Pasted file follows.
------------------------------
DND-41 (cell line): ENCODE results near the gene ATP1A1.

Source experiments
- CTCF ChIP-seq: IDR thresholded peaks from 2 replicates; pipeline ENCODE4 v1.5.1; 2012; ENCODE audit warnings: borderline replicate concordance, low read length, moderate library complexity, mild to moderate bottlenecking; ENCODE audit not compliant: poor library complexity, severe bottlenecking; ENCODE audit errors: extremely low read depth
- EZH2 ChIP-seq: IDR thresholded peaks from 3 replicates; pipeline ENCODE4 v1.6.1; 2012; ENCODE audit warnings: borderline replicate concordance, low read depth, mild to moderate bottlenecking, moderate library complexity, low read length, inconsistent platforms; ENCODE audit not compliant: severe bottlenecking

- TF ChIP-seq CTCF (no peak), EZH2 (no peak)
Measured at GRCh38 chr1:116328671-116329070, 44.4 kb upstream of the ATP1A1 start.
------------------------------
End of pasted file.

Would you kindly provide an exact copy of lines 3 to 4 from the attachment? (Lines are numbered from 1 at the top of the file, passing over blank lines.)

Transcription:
- CTCF ChIP-seq: IDR thresholded peaks from 2 replicates; pipeline ENCODE4 v1.5.1; 2012; ENCODE audit warnings: borderline replicate concordance, low read length, moderate library complexity, mild to moderate bottlenecking; ENCODE audit not compliant: poor library complexity, severe bottlenecking; ENCODE audit errors: extremely low read depth
- EZH2 ChIP-seq: IDR thresholded peaks from 3 replicates; pipeline ENCODE4 v1.6.1; 2012; ENCODE audit warnings: borderline replicate concordance, low read depth, mild to moderate bottlenecking, moderate library complexity, low read length, inconsistent platforms; ENCODE audit not compliant: severe bottlenecking